“Pino Pascali”, Fondazione Prada, Milan, Ph. Roberto Marossi, Courtesy Fondazione Prada
28 Mar – 23 Sep 2024

Fondazione Prada presents an extensive retrospective dedicated to Italian artist Pino Pascali. The project aims to examine the innovative scope of Pascali’s work, particularly his sculpture, which, over the last five decades, has had a substantial impact on several generations of artists and critics and continues to attract the growing attention of an international audience.

The exhibition, curated by Mark Godfrey, is divided into four sections, each presenting a unique perspective on Pascali’s work, and unfolds through three buildings of the Milan venue: the Podium, the Nord and the Sud galleries. The set design, conceived by 2×4, includes forty-nine works by Pino Pascali from Italian and international museums and distinguished private collections; nine artworks by prominent post-war artists; selected photographs and a video portraying Pascali with his works.

Born in Bari, Italy, in 1935, Pascali moved to Rome in 1955 to study scene painting and set design at the Accademia di Belle Arti di Roma. He worked as an assistant scenic designer in many television productions of the Italian broadcaster Rai. He also collaborated as a set and graphic designer with cinema and advertising companies. In 1965, Galleria La Tartaruga in Rome hosted his first solo show. In 1968, Pascali died tragically in a motorcycle accident at the age of thirty-two, in the same year as his solo presentation at the Venice Art Biennale.

As Mark Godfrey writes in his exhibition catalog essay, “Pascali explored the relationship of sculpture and stage props, and contrasted sculpture with functional objects. Works that looked from a distance like readymades revealed themselves close-up to be constructed from found materials. Pascali thought about what a ‘fake’ or ‘feigned’ sculpture could be. He titled pieces as if they were solid masses, winking to his audiences who knew they were empty volumes. He used the natural elements of earth and water alongside construction materials like Eternit fiber cement panels and divided his seas and fields into units with repeated measurements. Pascali brought new consumer products and synthetic fabrics to the studio to fashion animals, traps, and bridges. There is no doubt whatsoever as to the complexity of his approach to sculpture, and yet the genius and originality of his contribution lies somewhere else. Pascali is important today because he was an ‘exhibitionist’. […] Pascali recognized that the postwar artist had to devote as much of their energies to exhibition-making as to refining their work in the studio.”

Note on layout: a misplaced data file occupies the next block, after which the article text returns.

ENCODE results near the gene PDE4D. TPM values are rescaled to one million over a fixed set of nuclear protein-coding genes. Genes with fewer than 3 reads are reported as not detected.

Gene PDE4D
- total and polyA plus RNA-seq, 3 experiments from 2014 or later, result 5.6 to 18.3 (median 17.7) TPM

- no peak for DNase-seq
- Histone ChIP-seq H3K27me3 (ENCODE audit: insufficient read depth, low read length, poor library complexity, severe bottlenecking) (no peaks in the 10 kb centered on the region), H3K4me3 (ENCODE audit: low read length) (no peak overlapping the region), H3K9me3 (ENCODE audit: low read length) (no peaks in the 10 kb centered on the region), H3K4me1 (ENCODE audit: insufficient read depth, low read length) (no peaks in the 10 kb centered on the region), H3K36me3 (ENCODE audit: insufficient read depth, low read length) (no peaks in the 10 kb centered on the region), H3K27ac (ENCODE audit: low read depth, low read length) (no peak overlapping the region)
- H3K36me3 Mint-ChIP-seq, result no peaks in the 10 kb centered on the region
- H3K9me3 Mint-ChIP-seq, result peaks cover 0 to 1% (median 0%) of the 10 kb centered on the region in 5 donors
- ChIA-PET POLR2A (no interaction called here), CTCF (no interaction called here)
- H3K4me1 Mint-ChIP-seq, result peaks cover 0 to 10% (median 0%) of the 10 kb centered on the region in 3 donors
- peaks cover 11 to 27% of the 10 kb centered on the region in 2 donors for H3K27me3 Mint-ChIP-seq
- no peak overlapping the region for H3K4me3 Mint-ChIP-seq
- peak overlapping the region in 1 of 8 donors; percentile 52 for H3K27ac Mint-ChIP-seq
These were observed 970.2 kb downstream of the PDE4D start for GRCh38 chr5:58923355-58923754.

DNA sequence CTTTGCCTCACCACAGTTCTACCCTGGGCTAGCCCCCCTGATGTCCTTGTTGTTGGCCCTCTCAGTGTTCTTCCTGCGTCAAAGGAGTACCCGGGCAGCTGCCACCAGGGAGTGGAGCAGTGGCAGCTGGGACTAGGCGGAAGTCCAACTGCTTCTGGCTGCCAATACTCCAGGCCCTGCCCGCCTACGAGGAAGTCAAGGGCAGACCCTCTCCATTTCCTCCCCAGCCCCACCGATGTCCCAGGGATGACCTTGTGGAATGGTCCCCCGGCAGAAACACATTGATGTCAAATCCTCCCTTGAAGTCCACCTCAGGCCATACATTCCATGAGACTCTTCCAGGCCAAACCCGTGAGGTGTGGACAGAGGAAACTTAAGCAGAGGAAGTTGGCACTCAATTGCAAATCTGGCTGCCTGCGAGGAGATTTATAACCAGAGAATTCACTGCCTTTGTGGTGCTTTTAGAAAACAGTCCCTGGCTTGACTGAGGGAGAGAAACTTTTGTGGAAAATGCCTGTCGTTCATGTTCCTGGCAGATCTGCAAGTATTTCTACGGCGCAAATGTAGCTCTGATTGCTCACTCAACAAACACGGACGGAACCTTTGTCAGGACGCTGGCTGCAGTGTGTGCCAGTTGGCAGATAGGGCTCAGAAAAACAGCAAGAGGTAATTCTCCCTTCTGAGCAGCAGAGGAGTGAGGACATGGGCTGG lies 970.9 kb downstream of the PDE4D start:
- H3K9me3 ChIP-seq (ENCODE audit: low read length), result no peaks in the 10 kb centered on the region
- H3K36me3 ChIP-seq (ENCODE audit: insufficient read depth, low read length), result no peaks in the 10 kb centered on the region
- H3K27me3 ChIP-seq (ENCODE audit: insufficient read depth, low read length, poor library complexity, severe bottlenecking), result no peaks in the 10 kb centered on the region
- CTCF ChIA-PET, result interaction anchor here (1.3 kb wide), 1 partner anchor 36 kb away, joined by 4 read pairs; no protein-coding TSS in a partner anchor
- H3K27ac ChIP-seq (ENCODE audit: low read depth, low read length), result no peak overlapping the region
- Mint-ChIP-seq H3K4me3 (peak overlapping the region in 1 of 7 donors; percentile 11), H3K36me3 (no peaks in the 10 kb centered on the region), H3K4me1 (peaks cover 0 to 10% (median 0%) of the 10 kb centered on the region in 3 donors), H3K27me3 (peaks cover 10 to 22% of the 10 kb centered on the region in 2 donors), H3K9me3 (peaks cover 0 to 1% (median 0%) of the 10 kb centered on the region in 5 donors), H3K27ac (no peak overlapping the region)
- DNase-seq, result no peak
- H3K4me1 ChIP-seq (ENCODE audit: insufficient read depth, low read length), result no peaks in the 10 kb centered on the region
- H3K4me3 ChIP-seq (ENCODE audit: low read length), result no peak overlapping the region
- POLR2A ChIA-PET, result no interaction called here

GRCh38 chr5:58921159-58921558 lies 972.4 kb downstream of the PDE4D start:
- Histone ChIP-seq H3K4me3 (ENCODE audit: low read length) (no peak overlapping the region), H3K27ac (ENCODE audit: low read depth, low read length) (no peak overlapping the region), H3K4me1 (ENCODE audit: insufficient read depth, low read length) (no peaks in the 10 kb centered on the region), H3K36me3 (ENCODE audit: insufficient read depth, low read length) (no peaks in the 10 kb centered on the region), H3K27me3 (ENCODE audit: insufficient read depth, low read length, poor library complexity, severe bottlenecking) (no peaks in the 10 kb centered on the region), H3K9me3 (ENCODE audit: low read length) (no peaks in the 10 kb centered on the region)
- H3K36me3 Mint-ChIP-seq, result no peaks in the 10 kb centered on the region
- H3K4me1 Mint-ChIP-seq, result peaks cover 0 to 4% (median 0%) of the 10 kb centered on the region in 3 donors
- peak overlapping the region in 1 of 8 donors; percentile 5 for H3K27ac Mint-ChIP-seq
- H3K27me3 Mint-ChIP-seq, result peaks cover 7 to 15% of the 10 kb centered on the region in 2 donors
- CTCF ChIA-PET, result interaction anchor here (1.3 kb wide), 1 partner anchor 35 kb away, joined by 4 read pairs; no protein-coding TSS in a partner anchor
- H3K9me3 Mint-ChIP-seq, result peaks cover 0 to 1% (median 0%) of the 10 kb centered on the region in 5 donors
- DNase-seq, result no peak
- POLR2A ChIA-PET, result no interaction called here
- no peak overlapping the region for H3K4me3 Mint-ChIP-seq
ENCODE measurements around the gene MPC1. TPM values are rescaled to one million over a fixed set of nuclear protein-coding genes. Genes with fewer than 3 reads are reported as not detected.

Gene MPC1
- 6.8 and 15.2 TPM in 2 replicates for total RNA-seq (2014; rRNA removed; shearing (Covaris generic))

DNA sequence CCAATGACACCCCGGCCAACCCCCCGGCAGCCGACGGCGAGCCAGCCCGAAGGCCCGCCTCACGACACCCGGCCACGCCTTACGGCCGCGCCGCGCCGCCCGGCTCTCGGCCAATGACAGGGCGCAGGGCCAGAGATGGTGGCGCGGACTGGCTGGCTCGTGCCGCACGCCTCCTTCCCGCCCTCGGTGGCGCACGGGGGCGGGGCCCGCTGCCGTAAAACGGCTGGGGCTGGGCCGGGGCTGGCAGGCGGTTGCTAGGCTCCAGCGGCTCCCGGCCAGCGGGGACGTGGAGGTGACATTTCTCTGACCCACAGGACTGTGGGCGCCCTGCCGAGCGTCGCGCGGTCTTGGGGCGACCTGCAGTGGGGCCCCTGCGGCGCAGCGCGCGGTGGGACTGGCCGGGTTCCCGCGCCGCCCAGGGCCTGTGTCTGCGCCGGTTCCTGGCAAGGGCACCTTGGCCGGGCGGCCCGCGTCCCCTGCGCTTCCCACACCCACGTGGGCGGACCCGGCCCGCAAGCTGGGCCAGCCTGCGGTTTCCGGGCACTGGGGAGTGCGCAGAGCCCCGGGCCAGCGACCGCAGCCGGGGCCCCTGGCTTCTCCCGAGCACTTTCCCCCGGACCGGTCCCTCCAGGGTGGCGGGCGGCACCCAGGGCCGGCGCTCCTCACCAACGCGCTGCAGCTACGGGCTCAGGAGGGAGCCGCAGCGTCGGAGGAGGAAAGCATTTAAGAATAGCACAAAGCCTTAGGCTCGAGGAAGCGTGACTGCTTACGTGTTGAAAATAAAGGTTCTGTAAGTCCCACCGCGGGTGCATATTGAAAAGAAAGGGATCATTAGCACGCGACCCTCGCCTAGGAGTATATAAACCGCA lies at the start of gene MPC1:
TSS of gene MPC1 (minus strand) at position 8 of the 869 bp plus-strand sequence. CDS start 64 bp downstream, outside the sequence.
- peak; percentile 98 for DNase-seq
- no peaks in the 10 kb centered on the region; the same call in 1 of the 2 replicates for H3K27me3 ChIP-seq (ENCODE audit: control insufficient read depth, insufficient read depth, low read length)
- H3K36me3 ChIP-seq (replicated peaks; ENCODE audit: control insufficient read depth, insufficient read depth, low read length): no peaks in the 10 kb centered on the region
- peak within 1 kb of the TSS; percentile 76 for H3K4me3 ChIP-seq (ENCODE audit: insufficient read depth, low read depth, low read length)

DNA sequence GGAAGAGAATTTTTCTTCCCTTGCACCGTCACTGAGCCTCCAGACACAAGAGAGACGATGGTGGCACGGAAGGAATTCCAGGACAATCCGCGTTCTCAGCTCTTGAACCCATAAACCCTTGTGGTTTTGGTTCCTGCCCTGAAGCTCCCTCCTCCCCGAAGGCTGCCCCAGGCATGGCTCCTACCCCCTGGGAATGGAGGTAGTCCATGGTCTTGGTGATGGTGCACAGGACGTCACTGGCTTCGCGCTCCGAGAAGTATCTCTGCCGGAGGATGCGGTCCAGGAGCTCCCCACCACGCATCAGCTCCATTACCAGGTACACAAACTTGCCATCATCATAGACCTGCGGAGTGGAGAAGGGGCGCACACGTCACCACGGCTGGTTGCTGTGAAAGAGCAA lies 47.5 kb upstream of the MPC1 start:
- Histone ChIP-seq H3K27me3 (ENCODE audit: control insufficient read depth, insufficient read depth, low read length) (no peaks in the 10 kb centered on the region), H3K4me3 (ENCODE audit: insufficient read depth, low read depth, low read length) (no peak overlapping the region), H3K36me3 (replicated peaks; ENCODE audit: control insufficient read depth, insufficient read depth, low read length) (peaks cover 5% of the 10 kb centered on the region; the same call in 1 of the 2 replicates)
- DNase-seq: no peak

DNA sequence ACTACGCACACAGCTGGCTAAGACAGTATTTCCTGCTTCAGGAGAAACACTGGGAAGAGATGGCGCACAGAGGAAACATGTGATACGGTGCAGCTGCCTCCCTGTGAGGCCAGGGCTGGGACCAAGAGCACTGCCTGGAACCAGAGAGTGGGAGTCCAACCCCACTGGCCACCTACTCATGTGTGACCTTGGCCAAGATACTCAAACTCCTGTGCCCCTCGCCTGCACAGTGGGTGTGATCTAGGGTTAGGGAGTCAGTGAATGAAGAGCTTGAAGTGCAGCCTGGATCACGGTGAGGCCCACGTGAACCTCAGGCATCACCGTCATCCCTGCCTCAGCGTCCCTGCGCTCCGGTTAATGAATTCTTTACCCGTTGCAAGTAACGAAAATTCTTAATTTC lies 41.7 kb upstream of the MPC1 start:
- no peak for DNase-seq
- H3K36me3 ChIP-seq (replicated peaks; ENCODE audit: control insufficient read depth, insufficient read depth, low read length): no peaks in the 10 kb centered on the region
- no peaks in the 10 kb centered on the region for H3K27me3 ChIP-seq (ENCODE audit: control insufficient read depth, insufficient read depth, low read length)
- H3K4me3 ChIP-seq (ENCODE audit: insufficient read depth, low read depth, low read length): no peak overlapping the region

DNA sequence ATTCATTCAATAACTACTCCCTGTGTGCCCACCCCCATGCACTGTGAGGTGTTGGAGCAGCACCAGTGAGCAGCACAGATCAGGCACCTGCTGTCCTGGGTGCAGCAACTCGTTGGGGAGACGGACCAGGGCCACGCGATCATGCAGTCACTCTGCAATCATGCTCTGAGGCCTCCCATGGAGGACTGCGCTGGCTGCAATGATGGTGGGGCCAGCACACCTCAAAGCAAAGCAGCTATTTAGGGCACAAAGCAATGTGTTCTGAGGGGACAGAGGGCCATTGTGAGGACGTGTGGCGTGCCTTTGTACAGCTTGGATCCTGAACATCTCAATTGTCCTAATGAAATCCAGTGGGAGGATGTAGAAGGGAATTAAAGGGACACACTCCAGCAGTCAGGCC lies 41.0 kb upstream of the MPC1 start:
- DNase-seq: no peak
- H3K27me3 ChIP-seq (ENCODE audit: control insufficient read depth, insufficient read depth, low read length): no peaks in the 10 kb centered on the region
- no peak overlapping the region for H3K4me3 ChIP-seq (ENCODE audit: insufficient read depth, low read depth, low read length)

The exhibition is divided into four sections. The first looks at the way Pascali approached his solo exhibitions between 1965 and 1968, creating imaginative environments rather than just selections of works from his studio. The second part shows how he made strategic contributions to important group shows in these years. This section also includes works by other artists who exhibited alongside him. The third section examines the way he performed with his sculptures in photographs taken by Claudio Abate, Andrea Taverna, and Ugo Mulas, and how these photographs suggested imaginative ways of approaching his works. The fourth section looks at Pascali’s natural and industrial materials understanding where he got them from, what they were used for in commerce, which other artists were also using them, and what has happened to them over time.